Old-fashioned Nut Pancakes

Nut pancakes on plate

Sometimes it seems like I get into a rut when making breakfast foods – and tend to just make the same two or three foods over and over. So I’m always looking for easy-to-make recipes for breakfast foods. I recently saw a hundred-year-old recipe for Nut Pancakes, and decided to give it a try.

This recipe is a keeper. The pancakes contained lots of chopped walnuts, and had a lovely texture and flavor.

Here’s the original recipe:

Recipe for Nut Pancakes
Source: Good Housekeepings’ Book of Menus, Recipes, and Household Discoveries (1922)

A hundred-years-ago many families still lived on farms and drank non-pasteurized milk; and, even in towns, much of the milk that was sold was not pasteurized. Back then, if the non-pasteurized milk was not used quickly, the “good” bacteria in the milk would turn it into a sour milk suitable for use in recipes. When making old recipes that call for sour milk, today’s pasteurized milk can be turned into a sour milk by adding a little vinegar or lemon juice to create a slightly curdled acidic milk.

Here’s the recipe updated for modern cooks:

Nut Pancakes

  • Servings: 4 - 6
  • Difficulty: easy
  • Print

2 cups milk

1 tablespoon vinegar or lemon juice (I used vinegar.)

2 cups bread flour

1 teaspoon salt

1 teaspoon baking soda

1/2 teaspoon baking powder

2 teaspoons butter, melted

3/4 cup walnuts chopped

Put the milk in a cup or bowl, then stir in the vinegar or lemon juice. Set aside for at least 2 minutes.

Put the bread flour, salt, baking soda, baking powder,, melted butter, and milk that has been combined with the vinegar or lemon juice in a mixing bowl; beat until smooth. Stir in the chopped walnuts.

Heat a lightly greased griddle or skillet to a medium temperature, then pour or scoop batter onto the hot surface to make individual pancakes.  Cook until the top surface is hot and bubbly, and then flip and cook other side.

http://www.ahundredyearsago.com

Walnut Chocolate Cake Recipe

18-year-old Helena Muffly wrote exactly 100 years ago today: 

Monday, June 23, 1913:  Nothing much doing.

cake.photos-crop.a

Her middle-aged granddaughter’s comments 100 years later:

Since Grandma didn’t write much a hundred years ago today I’m going to go back to a post I did almost two years ago on August 13, 1911. That post was about the difficulty of interpreting old cake recipes using modern techniques, ingredients, and stoves.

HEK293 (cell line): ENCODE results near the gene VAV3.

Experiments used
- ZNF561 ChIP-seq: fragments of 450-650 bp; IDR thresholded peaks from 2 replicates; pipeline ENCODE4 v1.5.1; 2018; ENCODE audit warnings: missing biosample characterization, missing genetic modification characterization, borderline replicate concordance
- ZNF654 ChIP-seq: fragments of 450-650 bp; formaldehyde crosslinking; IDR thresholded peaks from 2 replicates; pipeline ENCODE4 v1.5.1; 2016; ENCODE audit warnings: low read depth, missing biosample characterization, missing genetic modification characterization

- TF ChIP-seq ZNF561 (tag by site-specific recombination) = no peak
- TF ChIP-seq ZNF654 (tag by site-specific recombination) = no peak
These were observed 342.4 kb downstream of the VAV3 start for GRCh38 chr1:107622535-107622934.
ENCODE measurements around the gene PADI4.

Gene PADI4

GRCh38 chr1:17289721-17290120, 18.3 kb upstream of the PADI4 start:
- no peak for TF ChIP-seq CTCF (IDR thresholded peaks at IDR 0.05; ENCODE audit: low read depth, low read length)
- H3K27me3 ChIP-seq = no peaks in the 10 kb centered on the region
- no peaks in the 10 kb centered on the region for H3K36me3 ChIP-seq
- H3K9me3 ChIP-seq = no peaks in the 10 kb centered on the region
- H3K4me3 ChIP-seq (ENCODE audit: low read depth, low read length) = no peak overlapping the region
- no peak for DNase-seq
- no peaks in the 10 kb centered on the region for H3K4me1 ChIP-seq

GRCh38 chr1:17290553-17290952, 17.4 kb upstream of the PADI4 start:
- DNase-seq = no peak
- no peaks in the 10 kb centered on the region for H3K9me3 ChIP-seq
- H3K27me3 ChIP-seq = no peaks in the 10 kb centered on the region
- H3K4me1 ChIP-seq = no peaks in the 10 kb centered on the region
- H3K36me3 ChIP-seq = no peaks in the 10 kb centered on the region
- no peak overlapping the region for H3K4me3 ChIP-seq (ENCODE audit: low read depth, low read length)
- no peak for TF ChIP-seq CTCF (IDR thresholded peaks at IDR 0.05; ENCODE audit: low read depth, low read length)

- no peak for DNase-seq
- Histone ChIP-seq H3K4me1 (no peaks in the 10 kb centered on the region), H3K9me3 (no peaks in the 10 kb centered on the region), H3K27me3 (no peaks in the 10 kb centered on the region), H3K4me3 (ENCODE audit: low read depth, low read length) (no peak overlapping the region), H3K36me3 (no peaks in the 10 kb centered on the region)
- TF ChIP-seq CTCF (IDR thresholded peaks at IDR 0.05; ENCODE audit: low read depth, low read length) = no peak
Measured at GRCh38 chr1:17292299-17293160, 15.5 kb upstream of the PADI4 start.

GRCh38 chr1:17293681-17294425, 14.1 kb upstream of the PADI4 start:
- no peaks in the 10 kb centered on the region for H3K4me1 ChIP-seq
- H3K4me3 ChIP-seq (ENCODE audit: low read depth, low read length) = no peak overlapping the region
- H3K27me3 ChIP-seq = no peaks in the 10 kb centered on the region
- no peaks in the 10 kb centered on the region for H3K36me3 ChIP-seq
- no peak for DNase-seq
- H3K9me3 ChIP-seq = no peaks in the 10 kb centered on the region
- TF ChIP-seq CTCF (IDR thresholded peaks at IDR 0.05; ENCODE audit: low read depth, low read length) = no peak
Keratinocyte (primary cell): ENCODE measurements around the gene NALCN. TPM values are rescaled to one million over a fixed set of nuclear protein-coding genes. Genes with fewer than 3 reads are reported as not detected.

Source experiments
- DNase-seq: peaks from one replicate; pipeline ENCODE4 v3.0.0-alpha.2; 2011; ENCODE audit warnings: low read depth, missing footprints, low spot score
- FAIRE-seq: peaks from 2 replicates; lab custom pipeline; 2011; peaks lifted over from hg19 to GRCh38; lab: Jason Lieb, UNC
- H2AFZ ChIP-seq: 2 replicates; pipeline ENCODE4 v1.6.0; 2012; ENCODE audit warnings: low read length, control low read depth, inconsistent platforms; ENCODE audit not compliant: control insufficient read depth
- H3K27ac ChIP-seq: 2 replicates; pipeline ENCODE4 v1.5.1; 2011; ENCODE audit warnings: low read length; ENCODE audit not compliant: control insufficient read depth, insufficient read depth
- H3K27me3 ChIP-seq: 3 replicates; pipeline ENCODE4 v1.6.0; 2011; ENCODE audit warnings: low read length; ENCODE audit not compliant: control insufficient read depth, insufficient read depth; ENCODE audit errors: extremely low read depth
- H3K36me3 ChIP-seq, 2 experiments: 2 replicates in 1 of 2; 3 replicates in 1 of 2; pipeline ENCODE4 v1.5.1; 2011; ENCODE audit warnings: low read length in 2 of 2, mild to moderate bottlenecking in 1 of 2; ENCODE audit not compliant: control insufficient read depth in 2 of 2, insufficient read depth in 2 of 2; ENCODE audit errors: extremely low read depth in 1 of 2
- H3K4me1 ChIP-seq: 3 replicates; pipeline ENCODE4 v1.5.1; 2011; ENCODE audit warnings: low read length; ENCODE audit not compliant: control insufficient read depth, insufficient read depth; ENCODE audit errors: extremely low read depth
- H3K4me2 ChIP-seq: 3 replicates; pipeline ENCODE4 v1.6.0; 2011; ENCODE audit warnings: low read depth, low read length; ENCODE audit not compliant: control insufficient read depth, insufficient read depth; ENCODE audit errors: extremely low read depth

The post included a lovely picture of Walnut Chocolate Cake from Lowney’s Cookbook (1907)—but I didn’t actually make the cake.

Somehow every time I flipped through the Lowney’s Cookbook that picture kept pulling me back. It felt like I’d wimped out—and that I still had some unfinished business with that recipe.

So I finally gave in—took a deep breath and made a stab at interpreting the Walnut Chocolate Cake recipe for modern cooks.  Here are the results of my efforts:

Walnut Chocolate Cake

1/4 cup cocoa

1/2 cup butter, softened

1 1/2 cups flour

2/3  cup milk

1 cup sugar

2 egg yolks

2 1/2 teaspoons baking powder

1 teaspoon salt

1 cup walnuts, chopped (+ whole walnuts to decorate top of cake)

Chocolate buttercream frosting

Vanilla buttercream frosting

Preheat oven to 350 degrees. Grease and flour two 8 X 8 inch cake pans. If desired, line with waxed paper to make it easier to get the cakes out of the pans.

Combine all ingredients except walnuts and icings, and beat with electric mixer until smooth. Stir in 1/2 cup chopped walnuts (reserve remaining walnuts).

Evenly divide the batter between the two pans. Bake until done (approximately 30 minutes).

Remove cakes from pans while still warm (approximately 15 minutes after removing from oven). After the cakes are cooled put one cake on a plate and thinly spread with chocolate frosting.  Sprinkle the remaining ½ cup of chopped walnuts on top of the chocolate frosting.

Top with the second cake layer. Ice with the vanilla frosting. Decorate with whole walnuts.

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The bottom line: The cake was heavier than the typical modern cake—but delicious, and well worth the effort of trying to interpret the old recipe.